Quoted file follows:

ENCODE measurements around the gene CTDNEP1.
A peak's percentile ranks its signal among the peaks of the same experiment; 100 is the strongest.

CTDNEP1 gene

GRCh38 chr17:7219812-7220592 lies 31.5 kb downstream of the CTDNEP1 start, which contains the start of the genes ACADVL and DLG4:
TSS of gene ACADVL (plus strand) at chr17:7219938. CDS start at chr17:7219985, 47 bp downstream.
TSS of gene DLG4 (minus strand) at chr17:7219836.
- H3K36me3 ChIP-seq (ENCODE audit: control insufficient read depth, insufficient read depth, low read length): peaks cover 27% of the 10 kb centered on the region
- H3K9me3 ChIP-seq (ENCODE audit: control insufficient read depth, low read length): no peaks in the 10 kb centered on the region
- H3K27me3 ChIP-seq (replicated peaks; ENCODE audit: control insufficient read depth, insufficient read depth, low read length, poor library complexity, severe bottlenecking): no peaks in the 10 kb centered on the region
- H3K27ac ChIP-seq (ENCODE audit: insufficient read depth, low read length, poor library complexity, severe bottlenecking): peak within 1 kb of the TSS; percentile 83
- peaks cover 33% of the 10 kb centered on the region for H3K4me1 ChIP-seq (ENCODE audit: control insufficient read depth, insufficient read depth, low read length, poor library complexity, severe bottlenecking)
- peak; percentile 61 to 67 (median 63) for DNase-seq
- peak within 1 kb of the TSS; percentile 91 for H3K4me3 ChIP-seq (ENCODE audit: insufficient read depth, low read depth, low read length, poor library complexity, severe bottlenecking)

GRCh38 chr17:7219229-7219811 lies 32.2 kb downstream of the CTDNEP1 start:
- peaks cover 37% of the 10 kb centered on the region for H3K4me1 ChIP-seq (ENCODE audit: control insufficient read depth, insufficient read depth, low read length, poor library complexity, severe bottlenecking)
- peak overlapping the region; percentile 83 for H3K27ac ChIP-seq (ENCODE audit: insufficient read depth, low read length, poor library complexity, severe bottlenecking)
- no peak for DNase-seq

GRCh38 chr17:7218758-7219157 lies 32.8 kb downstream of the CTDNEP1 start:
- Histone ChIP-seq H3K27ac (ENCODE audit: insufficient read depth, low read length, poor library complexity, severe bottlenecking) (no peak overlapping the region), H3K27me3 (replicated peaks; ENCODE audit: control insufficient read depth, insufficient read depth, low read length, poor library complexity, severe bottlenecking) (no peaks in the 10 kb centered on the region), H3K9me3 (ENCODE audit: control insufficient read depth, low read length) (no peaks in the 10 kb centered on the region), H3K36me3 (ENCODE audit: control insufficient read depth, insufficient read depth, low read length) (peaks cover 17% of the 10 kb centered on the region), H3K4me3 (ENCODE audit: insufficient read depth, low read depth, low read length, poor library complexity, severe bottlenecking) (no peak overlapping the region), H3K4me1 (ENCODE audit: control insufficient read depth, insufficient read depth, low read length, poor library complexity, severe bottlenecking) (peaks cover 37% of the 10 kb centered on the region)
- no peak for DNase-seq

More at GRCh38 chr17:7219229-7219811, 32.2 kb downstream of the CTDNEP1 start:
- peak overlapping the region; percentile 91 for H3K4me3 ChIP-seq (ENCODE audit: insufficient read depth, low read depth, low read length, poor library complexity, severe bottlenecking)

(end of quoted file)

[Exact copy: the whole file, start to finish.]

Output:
ENCODE measurements around the gene CTDNEP1.
A peak's percentile ranks its signal among the peaks of the same experiment; 100 is the strongest.

CTDNEP1 gene

GRCh38 chr17:7219812-7220592 lies 31.5 kb downstream of the CTDNEP1 start, which contains the start of the genes ACADVL and DLG4:
TSS of gene ACADVL (plus strand) at chr17:7219938. CDS start at chr17:7219985, 47 bp downstream.
TSS of gene DLG4 (minus strand) at chr17:7219836.
- H3K36me3 ChIP-seq (ENCODE audit: control insufficient read depth, insufficient read depth, low read length): peaks cover 27% of the 10 kb centered on the region
- H3K9me3 ChIP-seq (ENCODE audit: control insufficient read depth, low read length): no peaks in the 10 kb centered on the region
- H3K27me3 ChIP-seq (replicated peaks; ENCODE audit: control insufficient read depth, insufficient read depth, low read length, poor library complexity, severe bottlenecking): no peaks in the 10 kb centered on the region
- H3K27ac ChIP-seq (ENCODE audit: insufficient read depth, low read length, poor library complexity, severe bottlenecking): peak within 1 kb of the TSS; percentile 83
- peaks cover 33% of the 10 kb centered on the region for H3K4me1 ChIP-seq (ENCODE audit: control insufficient read depth, insufficient read depth, low read length, poor library complexity, severe bottlenecking)
- peak; percentile 61 to 67 (median 63) for DNase-seq
- peak within 1 kb of the TSS; percentile 91 for H3K4me3 ChIP-seq (ENCODE audit: insufficient read depth, low read depth, low read length, poor library complexity, severe bottlenecking)

GRCh38 chr17:7219229-7219811 lies 32.2 kb downstream of the CTDNEP1 start:
- peaks cover 37% of the 10 kb centered on the region for H3K4me1 ChIP-seq (ENCODE audit: control insufficient read depth, insufficient read depth, low read length, poor library complexity, severe bottlenecking)
- peak overlapping the region; percentile 83 for H3K27ac ChIP-seq (ENCODE audit: insufficient read depth, low read length, poor library complexity, severe bottlenecking)
- no peak for DNase-seq

GRCh38 chr17:7218758-7219157 lies 32.8 kb downstream of the CTDNEP1 start:
- Histone ChIP-seq H3K27ac (ENCODE audit: insufficient read depth, low read length, poor library complexity, severe bottlenecking) (no peak overlapping the region), H3K27me3 (replicated peaks; ENCODE audit: control insufficient read depth, insufficient read depth, low read length, poor library complexity, severe bottlenecking) (no peaks in the 10 kb centered on the region), H3K9me3 (ENCODE audit: control insufficient read depth, low read length) (no peaks in the 10 kb centered on the region), H3K36me3 (ENCODE audit: control insufficient read depth, insufficient read depth, low read length) (peaks cover 17% of the 10 kb centered on the region), H3K4me3 (ENCODE audit: insufficient read depth, low read depth, low read length, poor library complexity, severe bottlenecking) (no peak overlapping the region), H3K4me1 (ENCODE audit: control insufficient read depth, insufficient read depth, low read length, poor library complexity, severe bottlenecking) (peaks cover 37% of the 10 kb centered on the region)
- no peak for DNase-seq

More at GRCh38 chr17:7219229-7219811, 32.2 kb downstream of the CTDNEP1 start:
- peak overlapping the region; percentile 91 for H3K4me3 ChIP-seq (ENCODE audit: insufficient read depth, low read depth, low read length, poor library complexity, severe bottlenecking)